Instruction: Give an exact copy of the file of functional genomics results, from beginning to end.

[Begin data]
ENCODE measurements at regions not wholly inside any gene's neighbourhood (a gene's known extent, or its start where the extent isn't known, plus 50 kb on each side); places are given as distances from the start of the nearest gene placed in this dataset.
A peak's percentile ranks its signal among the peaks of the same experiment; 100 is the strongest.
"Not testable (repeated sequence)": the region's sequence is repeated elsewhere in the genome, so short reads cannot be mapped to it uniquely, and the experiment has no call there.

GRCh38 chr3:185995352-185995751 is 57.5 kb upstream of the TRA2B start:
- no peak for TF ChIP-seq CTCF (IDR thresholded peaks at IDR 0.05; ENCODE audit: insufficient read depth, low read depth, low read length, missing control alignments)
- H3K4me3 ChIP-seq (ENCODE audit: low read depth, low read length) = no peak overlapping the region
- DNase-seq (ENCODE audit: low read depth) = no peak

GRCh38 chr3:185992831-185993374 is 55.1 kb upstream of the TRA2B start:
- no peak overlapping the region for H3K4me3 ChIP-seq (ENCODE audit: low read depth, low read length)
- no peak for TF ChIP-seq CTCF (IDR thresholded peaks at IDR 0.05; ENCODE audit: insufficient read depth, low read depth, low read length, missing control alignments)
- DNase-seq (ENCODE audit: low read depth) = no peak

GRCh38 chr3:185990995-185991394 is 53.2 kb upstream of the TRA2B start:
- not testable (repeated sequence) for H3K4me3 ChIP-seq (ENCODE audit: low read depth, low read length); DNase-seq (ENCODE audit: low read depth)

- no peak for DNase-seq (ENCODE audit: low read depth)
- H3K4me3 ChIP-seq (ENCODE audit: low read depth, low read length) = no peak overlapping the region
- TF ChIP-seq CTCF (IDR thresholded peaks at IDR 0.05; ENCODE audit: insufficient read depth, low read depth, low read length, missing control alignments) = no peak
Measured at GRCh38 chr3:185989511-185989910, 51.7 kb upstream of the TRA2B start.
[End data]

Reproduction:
ENCODE measurements at regions not wholly inside any gene's neighbourhood (a gene's known extent, or its start where the extent isn't known, plus 50 kb on each side); places are given as distances from the start of the nearest gene placed in this dataset.
A peak's percentile ranks its signal among the peaks of the same experiment; 100 is the strongest.
"Not testable (repeated sequence)": the region's sequence is repeated elsewhere in the genome, so short reads cannot be mapped to it uniquely, and the experiment has no call there.

GRCh38 chr3:185995352-185995751 is 57.5 kb upstream of the TRA2B start:
- no peak for TF ChIP-seq CTCF (IDR thresholded peaks at IDR 0.05; ENCODE audit: insufficient read depth, low read depth, low read length, missing control alignments)
- H3K4me3 ChIP-seq (ENCODE audit: low read depth, low read length) = no peak overlapping the region
- DNase-seq (ENCODE audit: low read depth) = no peak

GRCh38 chr3:185992831-185993374 is 55.1 kb upstream of the TRA2B start:
- no peak overlapping the region for H3K4me3 ChIP-seq (ENCODE audit: low read depth, low read length)
- no peak for TF ChIP-seq CTCF (IDR thresholded peaks at IDR 0.05; ENCODE audit: insufficient read depth, low read depth, low read length, missing control alignments)
- DNase-seq (ENCODE audit: low read depth) = no peak

GRCh38 chr3:185990995-185991394 is 53.2 kb upstream of the TRA2B start:
- not testable (repeated sequence) for H3K4me3 ChIP-seq (ENCODE audit: low read depth, low read length); DNase-seq (ENCODE audit: low read depth)

- no peak for DNase-seq (ENCODE audit: low read depth)
- H3K4me3 ChIP-seq (ENCODE audit: low read depth, low read length) = no peak overlapping the region
- TF ChIP-seq CTCF (IDR thresholded peaks at IDR 0.05; ENCODE audit: insufficient read depth, low read depth, low read length, missing control alignments) = no peak
Measured at GRCh38 chr3:185989511-185989910, 51.7 kb upstream of the TRA2B start.